Statistical regularities in natural sounds facilitate the perceptual segregation of auditory sources, or streams. Repetition is one cue that drives stream segregation in humans, but the neural basis of this perceptual phenomenon remains unknown. We demonstrated a similar perceptual ability in animals by training ferrets of both sexes to detect a stream of repeating noise samples (foreground) embedded in a stream of random samples (background). During passive listening, we recorded neural activity in primary auditory cortex (A1) and secondary auditory cortex (posterior ectosylvian gyrus, PEG). We used two context-dependent encoding models to test for evidence of streaming of the repeating stimulus. The first was based on average evoked activity per noise sample and the second on the spectro-temporal receptive field. Both approaches tested whether differences in neural responses to repeating versus random stimuli were better modeled by scaling the response to both streams equally (global gain) or by separately scaling the response to the foreground versus background stream (stream-specific gain). Consistent with previous observations of adaptation, we found an overall reduction in global gain when the stimulus began to repeat. However, when we measured stream-specific changes in gain, responses to the foreground were enhanced relative to the background. This enhancement was stronger in PEG than A1. In A1, enhancement was strongest in units with low sparseness (i.e., broad sensory tuning) and with tuning selective for the repeated sample. Enhancement of responses to the foreground relative to the background provides evidence for stream segregation that emerges in A1 and is refined in PEG.SIGNIFICANCE STATEMENT To interact with the world successfully, the brain must parse behaviorally important information from a complex sensory environment. Complex mixtures of sounds often arrive at the ears simultaneously or in close succession, yet they are effortlessly segregated into distinct perceptual sources. This process breaks down in hearing-impaired individuals and speech recognition devices. By identifying the underlying neural mechanisms that facilitate perceptual segregation, we can develop strategies for ameliorating hearing loss and improving speech recognition technology in the presence of background noise. Here, we present evidence to support a hierarchical process, present in primary auditory cortex and refined in secondary auditory cortex, in which sound repetition facilitates segregation.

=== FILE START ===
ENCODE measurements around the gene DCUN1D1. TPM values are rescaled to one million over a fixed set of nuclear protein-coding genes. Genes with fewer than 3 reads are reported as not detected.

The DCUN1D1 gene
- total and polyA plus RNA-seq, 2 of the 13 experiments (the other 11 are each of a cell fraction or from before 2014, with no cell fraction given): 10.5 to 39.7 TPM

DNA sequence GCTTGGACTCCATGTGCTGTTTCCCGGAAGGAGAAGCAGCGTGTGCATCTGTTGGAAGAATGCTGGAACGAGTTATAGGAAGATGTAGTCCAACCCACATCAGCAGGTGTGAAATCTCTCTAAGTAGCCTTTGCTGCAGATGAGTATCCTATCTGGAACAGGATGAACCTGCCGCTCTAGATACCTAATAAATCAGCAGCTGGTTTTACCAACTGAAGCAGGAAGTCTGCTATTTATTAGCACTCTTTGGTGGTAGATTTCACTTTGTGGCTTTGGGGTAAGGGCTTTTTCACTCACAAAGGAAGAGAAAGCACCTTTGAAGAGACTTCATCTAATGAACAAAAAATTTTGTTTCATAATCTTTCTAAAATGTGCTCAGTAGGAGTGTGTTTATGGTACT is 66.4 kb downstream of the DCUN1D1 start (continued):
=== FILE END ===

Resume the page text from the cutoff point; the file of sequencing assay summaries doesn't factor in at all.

Keywords: auditory; behavior; cortex; repetition; sound; streaming.
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